When you think of dementia, most people automatically think of Alzheimer’s disease, too. But, under a new definition of Alzheimer’s, the two terms no longer will be considered interchangeable.

The new definition is part of a new framework for researching Alzheimer’s disease that the Alzheimer’s Association and the National Institute on Aging developed and released.

“Alzheimer’s disease is one cause of dementia,” Dr. Clifford Jack Jr., a Mayo Clinic radiologist and Alzheimer’s researcher, says. “It’s the most common cause, but it’s certainly not the only cause. And that has been a source of major confusion.”

Jack helped lead a team of scientists with the Alzheimer’s Association and the National Institute on Aging releasing the new Alzheimer’s research framework.

Currently, Alzheimer’s is diagnosed by evaluating symptoms and cognitive behavior associated with the disease. But, Jack says, that can be misleading for research.

So, in the new research framework, Alzheimer’s disease is not diagnosed based on symptoms. Instead, it is diagnosed by its neuropathology, referred to as plaques and tangles. This can be done at autopsy or using biomarkers when a person is still living. That means through cerebral spinal fluid or through brain imaging.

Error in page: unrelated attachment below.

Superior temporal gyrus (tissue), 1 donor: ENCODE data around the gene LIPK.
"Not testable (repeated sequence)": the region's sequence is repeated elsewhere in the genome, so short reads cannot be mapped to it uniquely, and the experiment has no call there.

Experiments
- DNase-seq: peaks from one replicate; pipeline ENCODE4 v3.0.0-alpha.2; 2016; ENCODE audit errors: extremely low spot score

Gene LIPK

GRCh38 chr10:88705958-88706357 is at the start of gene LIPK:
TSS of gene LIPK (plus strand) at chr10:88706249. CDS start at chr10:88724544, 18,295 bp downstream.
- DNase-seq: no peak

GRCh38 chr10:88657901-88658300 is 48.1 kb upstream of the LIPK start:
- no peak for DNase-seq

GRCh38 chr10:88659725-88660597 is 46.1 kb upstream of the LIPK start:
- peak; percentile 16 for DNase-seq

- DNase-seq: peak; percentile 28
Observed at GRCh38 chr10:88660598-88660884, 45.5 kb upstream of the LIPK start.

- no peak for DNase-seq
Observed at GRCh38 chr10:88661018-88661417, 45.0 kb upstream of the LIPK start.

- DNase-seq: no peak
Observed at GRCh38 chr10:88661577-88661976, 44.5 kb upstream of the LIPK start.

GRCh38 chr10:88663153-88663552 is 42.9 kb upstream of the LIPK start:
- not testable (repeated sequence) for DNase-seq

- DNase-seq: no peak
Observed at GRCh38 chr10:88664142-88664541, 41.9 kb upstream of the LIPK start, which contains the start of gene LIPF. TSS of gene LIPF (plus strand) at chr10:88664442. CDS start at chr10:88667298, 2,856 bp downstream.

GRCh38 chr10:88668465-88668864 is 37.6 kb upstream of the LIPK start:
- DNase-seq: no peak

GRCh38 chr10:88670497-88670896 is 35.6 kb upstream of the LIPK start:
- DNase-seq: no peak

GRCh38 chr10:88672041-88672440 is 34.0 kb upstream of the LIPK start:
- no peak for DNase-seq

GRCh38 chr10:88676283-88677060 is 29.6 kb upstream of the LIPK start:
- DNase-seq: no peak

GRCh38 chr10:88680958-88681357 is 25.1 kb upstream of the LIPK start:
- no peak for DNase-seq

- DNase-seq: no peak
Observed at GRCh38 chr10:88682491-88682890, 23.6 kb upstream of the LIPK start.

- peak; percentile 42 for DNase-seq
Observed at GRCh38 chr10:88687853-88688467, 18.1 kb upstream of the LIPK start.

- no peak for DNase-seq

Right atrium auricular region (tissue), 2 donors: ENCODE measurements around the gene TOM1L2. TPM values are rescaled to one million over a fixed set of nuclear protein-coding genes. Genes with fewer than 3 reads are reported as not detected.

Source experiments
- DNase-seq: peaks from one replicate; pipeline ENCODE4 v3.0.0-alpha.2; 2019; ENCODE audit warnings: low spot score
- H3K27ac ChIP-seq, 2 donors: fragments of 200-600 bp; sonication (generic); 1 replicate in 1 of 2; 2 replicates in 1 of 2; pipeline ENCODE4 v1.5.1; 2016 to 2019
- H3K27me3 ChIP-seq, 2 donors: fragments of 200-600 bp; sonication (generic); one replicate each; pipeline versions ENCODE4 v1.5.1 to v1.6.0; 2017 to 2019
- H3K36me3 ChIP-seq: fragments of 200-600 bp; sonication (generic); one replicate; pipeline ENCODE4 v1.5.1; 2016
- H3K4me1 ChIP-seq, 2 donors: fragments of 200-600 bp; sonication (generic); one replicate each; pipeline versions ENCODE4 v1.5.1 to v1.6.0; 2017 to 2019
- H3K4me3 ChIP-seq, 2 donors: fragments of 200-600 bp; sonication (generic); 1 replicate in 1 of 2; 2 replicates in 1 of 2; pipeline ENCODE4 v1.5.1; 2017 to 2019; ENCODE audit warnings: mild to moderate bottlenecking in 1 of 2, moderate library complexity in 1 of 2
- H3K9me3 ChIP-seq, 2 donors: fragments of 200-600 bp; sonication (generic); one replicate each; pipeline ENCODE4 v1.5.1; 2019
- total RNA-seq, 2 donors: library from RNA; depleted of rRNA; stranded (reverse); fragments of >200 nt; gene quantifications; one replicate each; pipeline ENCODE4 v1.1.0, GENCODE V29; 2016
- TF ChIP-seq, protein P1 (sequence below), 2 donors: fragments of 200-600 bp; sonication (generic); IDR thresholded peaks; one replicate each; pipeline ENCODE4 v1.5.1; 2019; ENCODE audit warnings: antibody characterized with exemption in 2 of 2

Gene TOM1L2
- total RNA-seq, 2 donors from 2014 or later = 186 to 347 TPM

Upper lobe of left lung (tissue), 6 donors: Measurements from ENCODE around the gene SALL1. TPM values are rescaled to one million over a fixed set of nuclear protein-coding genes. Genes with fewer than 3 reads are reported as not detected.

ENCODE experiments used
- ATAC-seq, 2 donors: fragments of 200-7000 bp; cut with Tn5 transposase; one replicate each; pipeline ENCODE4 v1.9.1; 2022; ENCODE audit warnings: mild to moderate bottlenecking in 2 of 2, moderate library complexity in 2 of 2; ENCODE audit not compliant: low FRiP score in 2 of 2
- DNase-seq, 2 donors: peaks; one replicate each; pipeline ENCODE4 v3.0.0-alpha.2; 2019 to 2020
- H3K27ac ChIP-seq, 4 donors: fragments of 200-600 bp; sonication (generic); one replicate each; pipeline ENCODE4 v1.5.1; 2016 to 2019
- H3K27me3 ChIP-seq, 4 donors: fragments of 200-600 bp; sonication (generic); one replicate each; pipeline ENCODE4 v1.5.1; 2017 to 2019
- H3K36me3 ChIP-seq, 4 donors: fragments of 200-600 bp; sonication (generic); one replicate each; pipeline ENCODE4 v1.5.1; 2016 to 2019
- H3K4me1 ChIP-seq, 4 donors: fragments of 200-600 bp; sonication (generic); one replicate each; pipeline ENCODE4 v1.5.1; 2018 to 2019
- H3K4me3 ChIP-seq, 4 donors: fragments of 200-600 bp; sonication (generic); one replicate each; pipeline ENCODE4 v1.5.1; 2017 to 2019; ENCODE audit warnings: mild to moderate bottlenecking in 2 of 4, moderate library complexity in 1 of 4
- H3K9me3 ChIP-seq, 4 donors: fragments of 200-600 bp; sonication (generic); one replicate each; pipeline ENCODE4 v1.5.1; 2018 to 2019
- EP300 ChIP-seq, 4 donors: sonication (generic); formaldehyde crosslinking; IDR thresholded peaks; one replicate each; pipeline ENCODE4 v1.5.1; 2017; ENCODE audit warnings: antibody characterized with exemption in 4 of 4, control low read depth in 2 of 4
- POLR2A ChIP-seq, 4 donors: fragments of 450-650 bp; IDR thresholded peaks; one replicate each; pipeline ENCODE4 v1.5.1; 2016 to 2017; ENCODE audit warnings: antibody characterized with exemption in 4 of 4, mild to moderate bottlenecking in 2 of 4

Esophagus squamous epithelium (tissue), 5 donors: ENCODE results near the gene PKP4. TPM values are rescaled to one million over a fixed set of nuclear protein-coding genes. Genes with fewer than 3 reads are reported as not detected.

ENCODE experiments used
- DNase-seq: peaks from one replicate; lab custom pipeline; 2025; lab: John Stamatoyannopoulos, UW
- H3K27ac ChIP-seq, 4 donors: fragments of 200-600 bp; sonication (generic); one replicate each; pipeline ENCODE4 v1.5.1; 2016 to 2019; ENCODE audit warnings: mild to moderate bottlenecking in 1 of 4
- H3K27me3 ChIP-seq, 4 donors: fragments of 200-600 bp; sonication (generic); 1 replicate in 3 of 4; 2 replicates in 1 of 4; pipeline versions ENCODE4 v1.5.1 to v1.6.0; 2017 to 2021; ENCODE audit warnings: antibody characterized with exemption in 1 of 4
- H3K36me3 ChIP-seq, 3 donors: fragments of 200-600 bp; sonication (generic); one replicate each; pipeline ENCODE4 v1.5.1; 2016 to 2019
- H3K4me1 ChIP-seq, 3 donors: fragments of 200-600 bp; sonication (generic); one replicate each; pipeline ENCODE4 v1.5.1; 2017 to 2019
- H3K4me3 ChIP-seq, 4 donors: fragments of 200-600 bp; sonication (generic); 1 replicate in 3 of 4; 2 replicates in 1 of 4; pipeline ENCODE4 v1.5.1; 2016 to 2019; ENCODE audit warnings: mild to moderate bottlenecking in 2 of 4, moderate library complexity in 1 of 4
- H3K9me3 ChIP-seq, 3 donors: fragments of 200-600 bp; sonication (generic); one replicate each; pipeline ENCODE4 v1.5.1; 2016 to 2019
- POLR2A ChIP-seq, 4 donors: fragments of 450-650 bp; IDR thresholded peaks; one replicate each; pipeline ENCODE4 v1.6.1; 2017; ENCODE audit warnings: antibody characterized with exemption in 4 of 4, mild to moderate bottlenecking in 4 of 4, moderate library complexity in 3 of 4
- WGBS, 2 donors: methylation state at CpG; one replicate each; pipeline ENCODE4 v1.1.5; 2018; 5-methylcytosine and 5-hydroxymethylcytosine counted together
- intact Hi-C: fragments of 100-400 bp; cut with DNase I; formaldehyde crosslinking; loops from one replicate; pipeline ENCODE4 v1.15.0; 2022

Jack says the change is significant.

“What we’re saying is that symptoms are a consequence of the disease,” he says. “They’re not the definition of the disease. People can have the pathology in the brain and be symptom-free. They still have the disease even though they have no symptoms. If they have the pathology, they have the diseases. It’s controversial in some circles because, historically, the presence of symptoms was the definition. Now we’re saying [that’s] no longer so.”

Jack says changing the definition allows research to better target patients so clinical trials will be more effective.

He also says this change is significant because it can allow researchers to diagnose Alzheimer’s disease before a patient has symptoms. This will allow scientists to develop treatments that stop Alzheimer’s before symptoms develop, improving the quality of life for patients.

Jack says a good way to think of the shift is comparing it to how health care providers treat heart disease.

“The best way to treat cardiovascular disease is by giving an asymptomatic person statins, you know, for 20, 30 years, as opposed to waiting until that person has a stroke or heart attack, and then trying to treat [that],” he says. “ ... it’s only by defining the disease in this way, biologically, that you can identify treatments that prevent the onset of symptoms.”

Jack says he and the other scientists releasing the new framework hope it will create a common language for researchers to use in the short term.

“The long term is that these biomarkers — classifying people in this way, defining Alzheimer’s disease in this way, using biomarkers to determine who actually gets into clinical trials — that will lead to more rapid development and identification of treatments,” he says. “And, so, the long term is that this biomarker-based definition will lead more rapidly to effective treatments.”